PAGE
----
This is one of the questions I hate hearing the most. When I was teaching preschool music in NYC a parent of a 5 year old told me about their child's passion for music and singing around the house. This question was coupled with: Is my child talented enough? First of all, for what? Are they going to be the next child star? We all know how that turns out...
Firstly, there is more to music than being "the most talented." What this mindset tends to do is create pressure and stifle the creative process. A process that has been shown to have a plethora of benefits for stress relief, academic achievement, and creativity to name a few. This can speed up a process for kid's and their realization of societal pressures.
When children are young, they believe that they can do anything. They sing at the top of their lungs, run "the fastest", and every scribble is a work of art worthy of the Louvre. Their imagination is incredible and their creative process is so pure. But as they age the rules change. All of a sudden you have to be "good" at something in order to do it. Children can develop more shyness and refuse to do activities they used to enjoy.
The truth of the matter is, most people who take music lessons aren't going to be professional musicians. But, so what? It's still an activity that everyone can enjoy and add to our lives.
Also: people peak at different times. If you would have asked my middle school band teacher if I was going to get a Master's in Music, he would have said no. Long story short, I was not great at the flute.
So long story short, who cares how talented someone is? If you're not pursuing something professionally, music can be a great hobby no matter how slow or quickly you pick it up. It may click someday and be what you pursue, with a little luck and a LOT of hard work. Either way, unless you're Mozart, 5 is waaaay to early to be concerned about those types of things.
Finding your voice type: What the fach?
One thing that is unique about the human voice versus instruments is the fact that no two sound exactly the same. Instruments are manufactured to sound as similar as possible, whereas you can distinguish an individual’s voice as they pick up the phone. However, there are categories that can help us think about the way we see our voices. Some people are better at singing low, and some people are better at singing high. Some people are really loud (me) and some people are softer.
The typing goes as follows from low to high. Men: bass, baritone, tenor, countertenor (rare). Women: contralto (rare), mezzo soprano, and soprano. Attached is a video by the Metropolitan opera that really helps to distinguish between the types of singers. The fach system is something used primarily for opera, and it takes things a step further. It adds qualifiers to these base types such as a character singer (bright voice), a coloratura (sings quick notes), a lyric (sings lyrical melodies) or a dramatic (sings big and loud).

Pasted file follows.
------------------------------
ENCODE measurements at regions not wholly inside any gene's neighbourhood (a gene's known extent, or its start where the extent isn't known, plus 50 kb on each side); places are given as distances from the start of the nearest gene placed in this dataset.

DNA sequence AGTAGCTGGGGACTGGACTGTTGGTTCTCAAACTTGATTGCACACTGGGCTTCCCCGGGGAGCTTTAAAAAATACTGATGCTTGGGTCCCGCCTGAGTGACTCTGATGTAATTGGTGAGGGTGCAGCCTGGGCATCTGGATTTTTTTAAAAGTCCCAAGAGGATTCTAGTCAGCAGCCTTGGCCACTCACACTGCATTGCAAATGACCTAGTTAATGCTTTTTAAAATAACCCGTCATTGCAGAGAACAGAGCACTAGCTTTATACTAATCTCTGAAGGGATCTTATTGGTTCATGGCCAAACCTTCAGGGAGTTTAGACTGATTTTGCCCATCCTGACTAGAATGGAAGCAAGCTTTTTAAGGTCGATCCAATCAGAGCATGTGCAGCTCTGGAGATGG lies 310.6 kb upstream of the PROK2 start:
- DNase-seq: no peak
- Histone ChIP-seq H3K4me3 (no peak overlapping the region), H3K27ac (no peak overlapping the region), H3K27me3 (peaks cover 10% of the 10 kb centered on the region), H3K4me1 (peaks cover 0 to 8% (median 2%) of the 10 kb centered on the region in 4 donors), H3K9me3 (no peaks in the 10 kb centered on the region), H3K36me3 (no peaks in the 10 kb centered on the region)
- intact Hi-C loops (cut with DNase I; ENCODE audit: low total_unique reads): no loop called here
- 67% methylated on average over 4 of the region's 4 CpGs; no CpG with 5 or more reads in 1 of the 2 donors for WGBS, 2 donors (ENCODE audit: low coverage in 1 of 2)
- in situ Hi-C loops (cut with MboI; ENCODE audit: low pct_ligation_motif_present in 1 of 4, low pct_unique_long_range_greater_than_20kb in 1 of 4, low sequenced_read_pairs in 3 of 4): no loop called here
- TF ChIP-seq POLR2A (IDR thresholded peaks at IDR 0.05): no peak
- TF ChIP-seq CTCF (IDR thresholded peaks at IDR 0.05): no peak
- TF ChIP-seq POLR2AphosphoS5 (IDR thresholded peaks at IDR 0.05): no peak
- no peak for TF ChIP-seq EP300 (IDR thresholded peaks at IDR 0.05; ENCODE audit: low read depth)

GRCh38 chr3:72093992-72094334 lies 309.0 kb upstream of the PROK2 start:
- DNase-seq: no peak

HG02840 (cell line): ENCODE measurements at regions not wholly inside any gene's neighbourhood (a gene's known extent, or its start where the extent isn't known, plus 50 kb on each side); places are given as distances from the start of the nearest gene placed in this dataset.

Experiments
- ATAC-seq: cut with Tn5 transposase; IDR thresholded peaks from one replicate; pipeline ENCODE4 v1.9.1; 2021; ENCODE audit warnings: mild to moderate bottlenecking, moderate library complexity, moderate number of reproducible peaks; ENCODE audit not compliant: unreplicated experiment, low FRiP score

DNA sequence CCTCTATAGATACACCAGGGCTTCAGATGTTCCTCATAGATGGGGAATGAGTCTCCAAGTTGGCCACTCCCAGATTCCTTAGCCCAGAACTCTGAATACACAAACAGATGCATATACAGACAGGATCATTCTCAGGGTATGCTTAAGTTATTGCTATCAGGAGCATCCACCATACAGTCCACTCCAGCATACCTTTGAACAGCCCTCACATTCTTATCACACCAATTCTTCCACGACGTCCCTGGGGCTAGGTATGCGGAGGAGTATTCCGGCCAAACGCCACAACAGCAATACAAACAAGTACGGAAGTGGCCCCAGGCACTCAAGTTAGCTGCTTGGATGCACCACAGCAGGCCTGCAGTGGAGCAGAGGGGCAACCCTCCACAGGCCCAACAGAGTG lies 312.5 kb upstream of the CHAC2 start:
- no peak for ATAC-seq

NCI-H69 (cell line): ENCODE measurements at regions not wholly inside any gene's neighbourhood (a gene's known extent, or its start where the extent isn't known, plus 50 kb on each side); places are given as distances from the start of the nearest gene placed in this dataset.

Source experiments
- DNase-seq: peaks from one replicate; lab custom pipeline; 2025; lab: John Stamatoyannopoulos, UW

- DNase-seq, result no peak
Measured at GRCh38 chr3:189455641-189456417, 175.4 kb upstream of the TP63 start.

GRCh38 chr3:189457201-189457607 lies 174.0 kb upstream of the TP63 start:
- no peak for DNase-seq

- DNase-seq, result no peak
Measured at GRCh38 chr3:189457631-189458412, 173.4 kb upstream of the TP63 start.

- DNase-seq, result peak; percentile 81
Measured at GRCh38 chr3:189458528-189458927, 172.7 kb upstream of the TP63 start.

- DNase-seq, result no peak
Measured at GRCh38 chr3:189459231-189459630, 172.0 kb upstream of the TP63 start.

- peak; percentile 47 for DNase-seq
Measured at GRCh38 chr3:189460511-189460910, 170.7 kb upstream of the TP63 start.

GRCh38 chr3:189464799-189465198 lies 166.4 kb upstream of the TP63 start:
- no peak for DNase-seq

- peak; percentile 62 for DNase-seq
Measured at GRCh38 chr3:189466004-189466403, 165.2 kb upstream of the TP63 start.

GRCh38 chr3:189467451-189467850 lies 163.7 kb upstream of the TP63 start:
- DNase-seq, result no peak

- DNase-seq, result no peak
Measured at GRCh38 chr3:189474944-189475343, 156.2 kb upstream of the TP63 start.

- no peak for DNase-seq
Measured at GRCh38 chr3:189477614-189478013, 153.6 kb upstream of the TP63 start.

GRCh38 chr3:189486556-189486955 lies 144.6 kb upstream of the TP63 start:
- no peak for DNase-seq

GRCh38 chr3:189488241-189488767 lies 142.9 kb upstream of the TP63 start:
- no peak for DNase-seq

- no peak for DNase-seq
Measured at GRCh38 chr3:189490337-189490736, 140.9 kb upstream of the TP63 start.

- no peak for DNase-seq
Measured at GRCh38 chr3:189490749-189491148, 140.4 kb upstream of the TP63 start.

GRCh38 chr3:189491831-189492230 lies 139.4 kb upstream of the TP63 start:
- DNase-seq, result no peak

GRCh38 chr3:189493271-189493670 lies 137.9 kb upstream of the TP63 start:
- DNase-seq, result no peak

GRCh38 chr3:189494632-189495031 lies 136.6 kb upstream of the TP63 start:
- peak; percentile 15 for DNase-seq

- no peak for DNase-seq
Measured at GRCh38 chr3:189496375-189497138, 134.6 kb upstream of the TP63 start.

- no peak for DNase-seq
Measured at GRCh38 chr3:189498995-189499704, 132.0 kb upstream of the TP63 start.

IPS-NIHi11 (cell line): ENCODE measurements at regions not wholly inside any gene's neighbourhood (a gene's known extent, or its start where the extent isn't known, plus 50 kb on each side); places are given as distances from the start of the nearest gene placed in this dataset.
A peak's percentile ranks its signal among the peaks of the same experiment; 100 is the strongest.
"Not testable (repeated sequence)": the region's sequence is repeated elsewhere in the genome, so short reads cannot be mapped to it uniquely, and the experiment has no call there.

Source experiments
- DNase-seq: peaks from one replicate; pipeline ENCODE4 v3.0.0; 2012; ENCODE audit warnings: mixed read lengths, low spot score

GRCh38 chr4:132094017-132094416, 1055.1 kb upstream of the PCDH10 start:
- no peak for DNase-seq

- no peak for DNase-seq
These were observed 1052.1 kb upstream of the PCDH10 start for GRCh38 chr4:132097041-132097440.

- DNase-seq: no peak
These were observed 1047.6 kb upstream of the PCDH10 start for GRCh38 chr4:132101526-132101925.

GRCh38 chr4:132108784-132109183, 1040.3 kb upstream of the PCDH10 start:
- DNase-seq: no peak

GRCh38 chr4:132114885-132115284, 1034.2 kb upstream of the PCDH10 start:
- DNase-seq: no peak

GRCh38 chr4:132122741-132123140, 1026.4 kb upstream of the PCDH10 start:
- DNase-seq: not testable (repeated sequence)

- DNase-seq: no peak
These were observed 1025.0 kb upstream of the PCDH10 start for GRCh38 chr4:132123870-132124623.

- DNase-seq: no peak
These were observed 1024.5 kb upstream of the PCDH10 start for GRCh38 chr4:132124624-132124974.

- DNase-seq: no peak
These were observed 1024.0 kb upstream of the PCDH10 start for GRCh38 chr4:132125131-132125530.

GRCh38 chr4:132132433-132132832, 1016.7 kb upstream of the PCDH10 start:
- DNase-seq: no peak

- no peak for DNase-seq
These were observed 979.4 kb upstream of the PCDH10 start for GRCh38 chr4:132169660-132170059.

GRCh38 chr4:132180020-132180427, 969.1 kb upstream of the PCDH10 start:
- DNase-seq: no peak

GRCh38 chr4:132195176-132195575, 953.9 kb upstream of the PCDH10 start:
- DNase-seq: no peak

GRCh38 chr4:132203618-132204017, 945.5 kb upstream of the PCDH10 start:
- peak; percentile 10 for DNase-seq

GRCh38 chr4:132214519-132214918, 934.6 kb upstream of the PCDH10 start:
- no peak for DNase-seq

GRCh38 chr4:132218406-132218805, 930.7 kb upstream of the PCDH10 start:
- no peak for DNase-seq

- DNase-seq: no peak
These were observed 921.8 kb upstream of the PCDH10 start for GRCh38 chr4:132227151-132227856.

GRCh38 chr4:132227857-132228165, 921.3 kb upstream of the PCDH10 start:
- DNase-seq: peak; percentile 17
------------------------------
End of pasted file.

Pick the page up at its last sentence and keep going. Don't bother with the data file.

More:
Taking private lessons helped me find my fach, and find my place as a performer. As a child brought up in choirs, I was often told to blend, quiet my voice, and take out vibrato. I didn’t receive big roles in the shows I did. I hadn’t been exposed to opera, and saw women in tv musicals who where smaller with a different voice type than mine. I wasn’t sure how I fit as a performer.
Working with a teacher (who understood the fach system) helped me realize what my strengths were as a singer, and where I fit on the stage. I am a more dramatic singer, my skills are singing long and loud. There are different songs for me than other sopranos who sing faster and quieter.
Additionally, what people often forget is that our physical body is our instrument. Some parts of the way are body is physically formed makes up the way that we sound. A trumpet and a clarinet can play the same note. But do we expect them to sound different? Yes. Why? Because they are formed differently.
Our bodies are our instruments. Our skull, cheekbones, sinuses, neck, lungs, and abdomen all play a role, and that’s just to name a few. And everyone has a different body, and a different voice.
It took me a hot minute to embrace mine. As a young woman (especially one interested in theater) I had a lot of body dysmorphia. I wanted to look different and sound different. My first jarring voice lesson in college helped me change the way I thought about myself. My teacher pointed out different physical characteristics in me that I didn’t love about myself, like my big cheekbones and my short neck. I have come to know that this is a hallmark trait of some great dramatic sopranos.
Not everyone fits the mold perfectly, but it helps to know what you can do. And focus on that, you have a unique instrument with its challenges and its talents. Love that instrument, and love your body. Don’t be upset that you don’t sound like another singer, because at the end of the day, you sound like you, and that’s a beautiful thing.